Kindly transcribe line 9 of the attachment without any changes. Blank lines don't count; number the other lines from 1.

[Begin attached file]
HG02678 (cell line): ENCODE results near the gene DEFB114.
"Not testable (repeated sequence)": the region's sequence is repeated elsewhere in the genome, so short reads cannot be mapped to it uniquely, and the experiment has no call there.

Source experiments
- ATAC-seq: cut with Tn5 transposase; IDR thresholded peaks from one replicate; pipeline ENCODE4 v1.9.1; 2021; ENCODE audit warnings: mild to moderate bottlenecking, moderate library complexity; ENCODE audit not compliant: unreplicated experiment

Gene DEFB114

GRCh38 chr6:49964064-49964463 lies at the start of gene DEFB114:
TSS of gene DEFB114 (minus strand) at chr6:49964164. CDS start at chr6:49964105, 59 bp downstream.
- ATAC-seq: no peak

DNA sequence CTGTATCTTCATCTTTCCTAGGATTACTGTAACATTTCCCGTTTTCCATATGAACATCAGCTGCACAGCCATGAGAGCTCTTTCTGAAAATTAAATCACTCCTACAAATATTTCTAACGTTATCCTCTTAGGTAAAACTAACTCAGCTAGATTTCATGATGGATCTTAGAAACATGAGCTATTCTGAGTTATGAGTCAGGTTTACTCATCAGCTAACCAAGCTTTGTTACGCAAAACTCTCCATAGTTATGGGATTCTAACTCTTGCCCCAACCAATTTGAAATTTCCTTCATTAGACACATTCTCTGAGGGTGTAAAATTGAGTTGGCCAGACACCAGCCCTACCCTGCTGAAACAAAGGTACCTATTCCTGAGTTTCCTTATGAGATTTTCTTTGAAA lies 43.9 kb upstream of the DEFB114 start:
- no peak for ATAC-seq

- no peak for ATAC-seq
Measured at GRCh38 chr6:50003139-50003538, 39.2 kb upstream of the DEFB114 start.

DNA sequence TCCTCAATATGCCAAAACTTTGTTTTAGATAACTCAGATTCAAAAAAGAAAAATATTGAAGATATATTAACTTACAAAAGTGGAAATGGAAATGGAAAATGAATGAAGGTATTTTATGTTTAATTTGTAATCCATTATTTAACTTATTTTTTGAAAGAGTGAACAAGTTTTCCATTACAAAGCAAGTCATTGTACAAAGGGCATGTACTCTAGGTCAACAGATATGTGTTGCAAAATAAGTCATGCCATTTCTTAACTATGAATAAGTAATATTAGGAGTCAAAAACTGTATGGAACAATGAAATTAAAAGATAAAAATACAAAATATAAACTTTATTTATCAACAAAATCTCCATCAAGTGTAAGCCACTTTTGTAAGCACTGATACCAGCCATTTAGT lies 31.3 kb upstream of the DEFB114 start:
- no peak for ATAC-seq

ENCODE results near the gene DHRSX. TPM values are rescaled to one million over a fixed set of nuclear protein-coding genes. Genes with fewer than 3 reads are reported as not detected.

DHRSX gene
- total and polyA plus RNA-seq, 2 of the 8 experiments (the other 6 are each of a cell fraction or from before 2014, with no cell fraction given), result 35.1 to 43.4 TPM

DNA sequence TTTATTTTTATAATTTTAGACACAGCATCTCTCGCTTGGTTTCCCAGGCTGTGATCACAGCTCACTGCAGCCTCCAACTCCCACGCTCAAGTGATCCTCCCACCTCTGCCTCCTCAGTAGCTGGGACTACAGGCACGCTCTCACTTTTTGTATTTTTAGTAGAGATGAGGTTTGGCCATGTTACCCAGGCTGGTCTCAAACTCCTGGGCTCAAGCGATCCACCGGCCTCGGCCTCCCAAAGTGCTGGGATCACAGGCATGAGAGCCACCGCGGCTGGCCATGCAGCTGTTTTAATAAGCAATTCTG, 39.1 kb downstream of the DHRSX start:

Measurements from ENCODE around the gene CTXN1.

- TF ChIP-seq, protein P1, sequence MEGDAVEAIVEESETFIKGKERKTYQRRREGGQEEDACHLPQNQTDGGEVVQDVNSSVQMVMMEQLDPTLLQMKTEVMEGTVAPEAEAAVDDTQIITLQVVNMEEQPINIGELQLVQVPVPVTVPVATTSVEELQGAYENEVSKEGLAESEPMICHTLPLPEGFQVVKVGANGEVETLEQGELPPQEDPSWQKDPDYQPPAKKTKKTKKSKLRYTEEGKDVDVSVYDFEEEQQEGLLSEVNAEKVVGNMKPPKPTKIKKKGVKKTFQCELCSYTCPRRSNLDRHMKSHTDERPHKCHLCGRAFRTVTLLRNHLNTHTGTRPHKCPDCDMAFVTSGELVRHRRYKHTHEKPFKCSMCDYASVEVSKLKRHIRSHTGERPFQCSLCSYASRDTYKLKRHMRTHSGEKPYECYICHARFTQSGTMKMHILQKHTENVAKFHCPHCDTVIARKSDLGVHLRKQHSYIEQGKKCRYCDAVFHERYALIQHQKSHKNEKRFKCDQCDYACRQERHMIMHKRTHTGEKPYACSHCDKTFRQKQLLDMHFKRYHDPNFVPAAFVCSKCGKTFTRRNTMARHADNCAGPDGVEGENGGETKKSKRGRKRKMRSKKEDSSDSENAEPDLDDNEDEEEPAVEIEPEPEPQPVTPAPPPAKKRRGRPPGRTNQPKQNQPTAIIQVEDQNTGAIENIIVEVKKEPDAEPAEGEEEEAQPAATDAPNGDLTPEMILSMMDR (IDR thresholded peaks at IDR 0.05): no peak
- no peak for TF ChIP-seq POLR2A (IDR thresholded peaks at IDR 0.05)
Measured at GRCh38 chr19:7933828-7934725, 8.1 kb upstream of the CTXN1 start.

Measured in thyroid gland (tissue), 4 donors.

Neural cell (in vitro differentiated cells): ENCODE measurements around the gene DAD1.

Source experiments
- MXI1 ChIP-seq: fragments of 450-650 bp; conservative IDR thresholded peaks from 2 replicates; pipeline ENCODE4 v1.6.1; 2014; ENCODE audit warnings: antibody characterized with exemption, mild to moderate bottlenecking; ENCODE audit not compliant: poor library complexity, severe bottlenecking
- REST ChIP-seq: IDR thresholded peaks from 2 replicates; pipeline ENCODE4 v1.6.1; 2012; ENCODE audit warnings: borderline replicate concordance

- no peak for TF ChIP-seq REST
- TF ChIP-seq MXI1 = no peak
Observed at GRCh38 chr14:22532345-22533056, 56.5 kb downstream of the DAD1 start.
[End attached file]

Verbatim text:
DNA sequence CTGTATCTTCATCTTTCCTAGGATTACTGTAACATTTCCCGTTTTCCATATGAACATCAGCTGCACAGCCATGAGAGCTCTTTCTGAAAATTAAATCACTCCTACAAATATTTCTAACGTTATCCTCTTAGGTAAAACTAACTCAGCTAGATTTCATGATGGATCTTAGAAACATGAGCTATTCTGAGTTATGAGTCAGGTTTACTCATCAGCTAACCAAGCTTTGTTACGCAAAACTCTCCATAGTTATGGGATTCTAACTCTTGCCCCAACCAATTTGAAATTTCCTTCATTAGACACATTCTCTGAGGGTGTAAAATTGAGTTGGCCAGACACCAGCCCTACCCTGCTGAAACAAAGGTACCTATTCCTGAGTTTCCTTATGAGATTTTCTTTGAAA lies 43.9 kb upstream of the DEFB114 start: